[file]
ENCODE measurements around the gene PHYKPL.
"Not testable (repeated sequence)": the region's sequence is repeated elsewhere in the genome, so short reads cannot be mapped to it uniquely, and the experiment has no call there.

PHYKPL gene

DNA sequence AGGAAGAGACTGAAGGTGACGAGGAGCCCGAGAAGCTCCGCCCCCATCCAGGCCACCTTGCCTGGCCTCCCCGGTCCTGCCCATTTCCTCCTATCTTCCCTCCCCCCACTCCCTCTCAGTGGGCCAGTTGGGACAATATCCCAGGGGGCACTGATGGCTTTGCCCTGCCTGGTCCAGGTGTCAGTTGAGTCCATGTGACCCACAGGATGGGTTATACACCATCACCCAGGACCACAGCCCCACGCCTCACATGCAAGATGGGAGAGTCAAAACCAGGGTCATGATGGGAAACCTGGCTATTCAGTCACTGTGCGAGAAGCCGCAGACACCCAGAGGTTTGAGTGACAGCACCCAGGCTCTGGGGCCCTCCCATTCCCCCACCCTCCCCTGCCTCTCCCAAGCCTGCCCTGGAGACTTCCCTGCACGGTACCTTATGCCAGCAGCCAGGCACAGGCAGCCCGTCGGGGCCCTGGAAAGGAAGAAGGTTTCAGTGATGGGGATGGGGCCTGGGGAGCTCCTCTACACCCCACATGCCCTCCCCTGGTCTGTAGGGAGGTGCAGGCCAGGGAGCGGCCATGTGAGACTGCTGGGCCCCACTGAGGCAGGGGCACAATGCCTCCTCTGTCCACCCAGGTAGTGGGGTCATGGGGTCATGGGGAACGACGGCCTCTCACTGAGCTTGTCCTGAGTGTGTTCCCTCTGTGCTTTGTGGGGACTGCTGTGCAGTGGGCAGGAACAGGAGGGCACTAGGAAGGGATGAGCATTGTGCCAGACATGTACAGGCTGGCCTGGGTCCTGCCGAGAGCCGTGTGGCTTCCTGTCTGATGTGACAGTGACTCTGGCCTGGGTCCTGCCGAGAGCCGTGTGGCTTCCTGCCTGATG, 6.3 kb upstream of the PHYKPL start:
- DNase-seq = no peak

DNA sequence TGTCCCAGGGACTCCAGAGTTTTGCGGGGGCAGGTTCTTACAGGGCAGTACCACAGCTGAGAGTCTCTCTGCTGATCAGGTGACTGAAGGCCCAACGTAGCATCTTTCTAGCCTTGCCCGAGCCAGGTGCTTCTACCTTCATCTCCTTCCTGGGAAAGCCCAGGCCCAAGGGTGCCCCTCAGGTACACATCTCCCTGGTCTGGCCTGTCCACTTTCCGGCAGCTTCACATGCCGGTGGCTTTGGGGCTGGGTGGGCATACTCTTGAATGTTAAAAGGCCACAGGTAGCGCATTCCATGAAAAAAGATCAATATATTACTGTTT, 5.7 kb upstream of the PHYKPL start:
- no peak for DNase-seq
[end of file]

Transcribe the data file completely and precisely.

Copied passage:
ENCODE measurements around the gene PHYKPL.
"Not testable (repeated sequence)": the region's sequence is repeated elsewhere in the genome, so short reads cannot be mapped to it uniquely, and the experiment has no call there.

PHYKPL gene

DNA sequence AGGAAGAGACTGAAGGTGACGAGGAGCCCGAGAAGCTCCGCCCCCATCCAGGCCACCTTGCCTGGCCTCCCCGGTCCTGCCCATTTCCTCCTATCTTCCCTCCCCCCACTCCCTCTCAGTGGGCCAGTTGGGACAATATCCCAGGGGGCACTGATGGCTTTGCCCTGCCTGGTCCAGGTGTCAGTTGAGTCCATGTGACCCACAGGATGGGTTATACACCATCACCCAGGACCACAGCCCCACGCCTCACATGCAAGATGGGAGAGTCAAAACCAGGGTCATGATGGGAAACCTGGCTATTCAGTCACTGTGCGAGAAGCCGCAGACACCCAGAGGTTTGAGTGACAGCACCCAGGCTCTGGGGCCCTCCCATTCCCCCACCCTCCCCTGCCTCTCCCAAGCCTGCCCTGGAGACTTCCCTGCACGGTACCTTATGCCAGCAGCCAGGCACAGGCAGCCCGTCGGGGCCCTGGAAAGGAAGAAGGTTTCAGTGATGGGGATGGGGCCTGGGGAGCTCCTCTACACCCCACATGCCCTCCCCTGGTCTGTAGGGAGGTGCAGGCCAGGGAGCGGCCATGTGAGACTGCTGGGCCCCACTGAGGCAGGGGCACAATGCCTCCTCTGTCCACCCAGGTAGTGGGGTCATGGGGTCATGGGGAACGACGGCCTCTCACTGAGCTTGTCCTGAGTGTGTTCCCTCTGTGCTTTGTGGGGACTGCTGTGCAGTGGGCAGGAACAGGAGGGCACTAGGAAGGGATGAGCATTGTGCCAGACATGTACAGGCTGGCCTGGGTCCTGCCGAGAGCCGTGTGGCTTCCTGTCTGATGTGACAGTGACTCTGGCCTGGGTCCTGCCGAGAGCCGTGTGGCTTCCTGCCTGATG, 6.3 kb upstream of the PHYKPL start:
- DNase-seq = no peak

DNA sequence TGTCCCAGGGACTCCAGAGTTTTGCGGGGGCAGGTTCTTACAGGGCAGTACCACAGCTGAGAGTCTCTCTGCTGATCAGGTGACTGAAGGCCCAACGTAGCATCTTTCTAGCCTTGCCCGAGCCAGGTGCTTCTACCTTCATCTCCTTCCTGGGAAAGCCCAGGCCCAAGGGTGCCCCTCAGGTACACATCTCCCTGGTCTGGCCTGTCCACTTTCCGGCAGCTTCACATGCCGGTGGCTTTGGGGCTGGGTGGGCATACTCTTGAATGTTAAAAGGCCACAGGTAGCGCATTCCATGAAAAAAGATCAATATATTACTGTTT, 5.7 kb upstream of the PHYKPL start:
- no peak for DNase-seq